It’s a buyer’s market for the global meritocracy, given the volume of qualified people. And, eventually, it really does work out for the world, as those smart people, given global resources, create solutions that end up benefitting everybody. But for those who don’t get to ride the escalator – you know, most people – it’s awfully disappointing. No matter what they do, there simply isn’t room. If you don’t know the right people or occupy the right place, it’s just not going to happen.
And so, despite the world being amazing – for a few thousand dollars, anyone can fly around the world with access to all of civilization’s accumulated knowledge in his pocket – there is also a clear disconnect between the top and everyone else. And so we are where we are.
This blog must address a military angle, of course. There is much hand-wringing over the fact that a majority of young adults are unfit for military service due to physical fitness, legal trouble or other reasons. However, I refer you back to the growing population above. It doesn’t make those problems – which are real – go away, but at the same time, the “deep bench” phenomenon does go a long way towards alleviating it.
The military may get bigger at the margins, as the Army is planning to this year. But this country is in no mood for any major expansion, and Congress certainly isn’t going to pay for it. So I think it is reasonable to expect a static force structure with slight variations over the years (barring a major draft-triggering war, of course). The pool gets bigger, but the demand signal will likely remain about the same.
This impacts the makeup of those who do join, though. Since they don’t have to take everybody (this isn’t “Starship Troopers”), recruiters can pick from among top applicants. It is already largely a middle-class force – the myth of poor enlistees used as cannon fodder has been false for the life of the all-volunteer force – but this will probably be further accentuated. Just like other high-performing but non-growing organizations, its quality will improve but an individual’s ability to access it will decline.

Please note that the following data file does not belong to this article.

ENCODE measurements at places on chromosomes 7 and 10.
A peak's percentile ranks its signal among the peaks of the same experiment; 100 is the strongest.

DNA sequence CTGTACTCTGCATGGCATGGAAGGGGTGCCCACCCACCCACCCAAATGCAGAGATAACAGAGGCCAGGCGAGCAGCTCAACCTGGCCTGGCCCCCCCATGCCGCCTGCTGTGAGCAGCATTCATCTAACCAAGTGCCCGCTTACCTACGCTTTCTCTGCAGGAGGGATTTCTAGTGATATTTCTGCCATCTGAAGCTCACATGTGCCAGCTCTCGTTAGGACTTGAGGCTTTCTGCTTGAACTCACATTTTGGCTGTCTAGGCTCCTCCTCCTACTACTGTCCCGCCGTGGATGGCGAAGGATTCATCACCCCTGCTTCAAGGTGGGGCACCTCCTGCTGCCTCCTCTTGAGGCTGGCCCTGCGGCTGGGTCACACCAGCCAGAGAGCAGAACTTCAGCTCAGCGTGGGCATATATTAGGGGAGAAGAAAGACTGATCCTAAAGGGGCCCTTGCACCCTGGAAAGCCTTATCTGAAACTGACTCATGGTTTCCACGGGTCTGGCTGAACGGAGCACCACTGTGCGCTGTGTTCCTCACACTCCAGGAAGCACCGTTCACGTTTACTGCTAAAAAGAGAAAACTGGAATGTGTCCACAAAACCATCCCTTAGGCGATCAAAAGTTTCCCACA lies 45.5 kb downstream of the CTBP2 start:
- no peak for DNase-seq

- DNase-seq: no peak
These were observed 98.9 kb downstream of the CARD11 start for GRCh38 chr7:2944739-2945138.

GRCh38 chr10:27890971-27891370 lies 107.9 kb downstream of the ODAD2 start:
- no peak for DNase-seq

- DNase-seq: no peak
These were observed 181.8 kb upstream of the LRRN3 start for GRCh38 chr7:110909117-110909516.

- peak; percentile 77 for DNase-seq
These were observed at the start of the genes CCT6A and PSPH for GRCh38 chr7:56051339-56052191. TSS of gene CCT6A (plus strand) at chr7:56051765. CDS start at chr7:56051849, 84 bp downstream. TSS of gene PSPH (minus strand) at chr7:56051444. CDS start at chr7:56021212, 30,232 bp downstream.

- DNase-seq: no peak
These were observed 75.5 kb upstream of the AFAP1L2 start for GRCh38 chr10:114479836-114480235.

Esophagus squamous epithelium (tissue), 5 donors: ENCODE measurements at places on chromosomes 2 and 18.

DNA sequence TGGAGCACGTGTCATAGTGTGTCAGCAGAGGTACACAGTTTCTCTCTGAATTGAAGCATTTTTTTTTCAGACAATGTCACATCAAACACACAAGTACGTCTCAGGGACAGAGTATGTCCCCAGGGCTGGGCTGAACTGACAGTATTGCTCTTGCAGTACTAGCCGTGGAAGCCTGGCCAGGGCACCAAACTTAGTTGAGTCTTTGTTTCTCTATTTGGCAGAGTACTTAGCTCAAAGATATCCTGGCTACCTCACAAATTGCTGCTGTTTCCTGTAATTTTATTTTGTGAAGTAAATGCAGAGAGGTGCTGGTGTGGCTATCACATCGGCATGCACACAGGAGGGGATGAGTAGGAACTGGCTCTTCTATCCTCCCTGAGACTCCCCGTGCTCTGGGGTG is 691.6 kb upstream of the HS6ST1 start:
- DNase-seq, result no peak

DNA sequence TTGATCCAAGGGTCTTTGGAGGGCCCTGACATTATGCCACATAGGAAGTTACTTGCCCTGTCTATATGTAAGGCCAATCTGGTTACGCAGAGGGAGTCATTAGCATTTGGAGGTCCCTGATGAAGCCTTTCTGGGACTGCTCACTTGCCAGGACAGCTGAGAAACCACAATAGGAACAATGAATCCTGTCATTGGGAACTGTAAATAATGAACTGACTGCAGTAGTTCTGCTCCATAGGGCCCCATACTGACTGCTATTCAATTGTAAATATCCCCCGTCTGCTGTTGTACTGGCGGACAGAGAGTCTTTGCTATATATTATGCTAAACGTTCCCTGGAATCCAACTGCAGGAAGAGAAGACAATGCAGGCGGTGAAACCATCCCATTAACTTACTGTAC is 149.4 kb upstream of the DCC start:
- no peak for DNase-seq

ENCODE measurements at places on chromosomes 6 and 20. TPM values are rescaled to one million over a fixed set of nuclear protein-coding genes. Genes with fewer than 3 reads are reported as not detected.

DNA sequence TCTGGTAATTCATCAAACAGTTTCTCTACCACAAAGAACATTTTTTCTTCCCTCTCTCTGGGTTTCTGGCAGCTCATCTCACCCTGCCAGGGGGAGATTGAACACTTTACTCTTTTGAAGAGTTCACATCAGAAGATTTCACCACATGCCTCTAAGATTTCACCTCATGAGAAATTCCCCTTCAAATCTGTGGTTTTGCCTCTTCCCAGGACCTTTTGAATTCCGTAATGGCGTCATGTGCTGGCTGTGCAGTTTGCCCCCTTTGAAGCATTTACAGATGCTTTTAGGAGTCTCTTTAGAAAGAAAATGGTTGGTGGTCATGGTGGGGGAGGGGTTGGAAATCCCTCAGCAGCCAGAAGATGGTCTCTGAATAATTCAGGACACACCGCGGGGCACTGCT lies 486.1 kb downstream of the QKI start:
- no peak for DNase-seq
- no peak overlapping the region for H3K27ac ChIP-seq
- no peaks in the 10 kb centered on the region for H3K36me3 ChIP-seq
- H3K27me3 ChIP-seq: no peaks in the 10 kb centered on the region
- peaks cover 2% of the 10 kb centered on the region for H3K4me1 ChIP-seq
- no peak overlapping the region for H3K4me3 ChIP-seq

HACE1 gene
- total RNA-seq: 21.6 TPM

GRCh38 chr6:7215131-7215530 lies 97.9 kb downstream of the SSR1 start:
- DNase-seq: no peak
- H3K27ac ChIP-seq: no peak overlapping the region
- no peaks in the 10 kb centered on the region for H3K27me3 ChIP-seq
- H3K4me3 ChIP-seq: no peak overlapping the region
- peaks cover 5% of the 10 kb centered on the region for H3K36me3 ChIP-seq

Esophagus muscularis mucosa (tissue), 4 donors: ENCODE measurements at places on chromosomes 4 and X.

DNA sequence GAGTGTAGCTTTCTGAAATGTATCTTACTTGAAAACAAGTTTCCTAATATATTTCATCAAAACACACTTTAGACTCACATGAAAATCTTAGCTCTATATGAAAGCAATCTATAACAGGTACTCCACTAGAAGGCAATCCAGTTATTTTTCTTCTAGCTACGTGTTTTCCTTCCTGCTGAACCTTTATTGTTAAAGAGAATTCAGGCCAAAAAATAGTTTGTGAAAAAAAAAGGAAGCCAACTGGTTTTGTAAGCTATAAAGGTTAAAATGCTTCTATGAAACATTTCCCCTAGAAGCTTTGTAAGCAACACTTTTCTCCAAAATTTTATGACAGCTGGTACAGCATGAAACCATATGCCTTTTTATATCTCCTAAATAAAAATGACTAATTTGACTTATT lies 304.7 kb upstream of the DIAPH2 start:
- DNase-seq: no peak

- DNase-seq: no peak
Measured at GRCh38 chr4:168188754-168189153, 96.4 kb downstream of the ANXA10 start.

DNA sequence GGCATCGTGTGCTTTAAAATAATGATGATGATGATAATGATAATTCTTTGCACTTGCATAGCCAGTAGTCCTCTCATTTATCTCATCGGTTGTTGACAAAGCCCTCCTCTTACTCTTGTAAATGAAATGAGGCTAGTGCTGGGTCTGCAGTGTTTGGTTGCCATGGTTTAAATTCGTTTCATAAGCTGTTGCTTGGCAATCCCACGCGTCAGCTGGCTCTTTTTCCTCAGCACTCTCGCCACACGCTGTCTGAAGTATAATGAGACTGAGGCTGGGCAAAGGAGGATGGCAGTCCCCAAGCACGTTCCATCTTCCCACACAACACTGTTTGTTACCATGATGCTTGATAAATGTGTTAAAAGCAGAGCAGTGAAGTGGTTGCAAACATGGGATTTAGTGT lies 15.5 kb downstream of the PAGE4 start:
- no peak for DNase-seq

Demography may not be destiny, but it’s a pretty good leading indicator. We’ve been talking about the effects of population growth, but what goes up must come down. Global populations are probably peaking, and a great many countries’ birth rates are plummeting. The problems we discuss today about institutional growth not keeping up with the population will be reversed in the coming century – many venerable institutions will struggle to keep their doors open.
With fewer skilled workers, those willing to do the requisite studying will have (relatively) easy access to important jobs. Wages will rise, as money chases fewer candidates. Access to elite schools will be democratized, as they’ll need to lower admission standards in order to keep their dorms filled. The financial and political elites will remain, but getting to those points will be easier. An interesting precedent is Europe following the Black Death. With the loss of 40 percent of its population, life was not easy, but there were certain advantages for those who were left. The chances of finding work at good wages were much higher post-plague; something similar will happen – for a while – after our own demographic collapse. But because there will be fewer people, not as much work will actually get done. So an overall economic decline is likely, even as individuals’ experiences seem to indicate otherwise. (As an aside, it’s odd to compare a horrible plague with a simple lack of breeding. But it’s a similar demographic effect.)
The problem of fewer workers to produce the necessities of modern life may be partially alleviated by automation and artificial intelligence – but beware those who rely too much on them. Stuff breaks. The Machine Stops. Ultimately, someone will still have to do what needs doing.
End This Post!
What we’re seeing is a situation where institutions are doing their best to remain static and do what they’ve always done, but are out of step with population trends (both up and down). As a result, today’s average worker can buy amazing goods and have incredible experiences far exceeding what the Sun King himself could have imagined, and yet feel unmotivated and left out because of the intense competition to access the highest levels. Tomorrow’s average worker will have greater social mobility and will enjoy relatively high wages, but due to overall economic shrinkage, won’t actually be able to buy anything exciting (to them – we would marvel at what’s mundane in 2100).
If Western history is any indication, the only long-term solution is to colonize Mars.
And, probably, to build baseball stadiums there.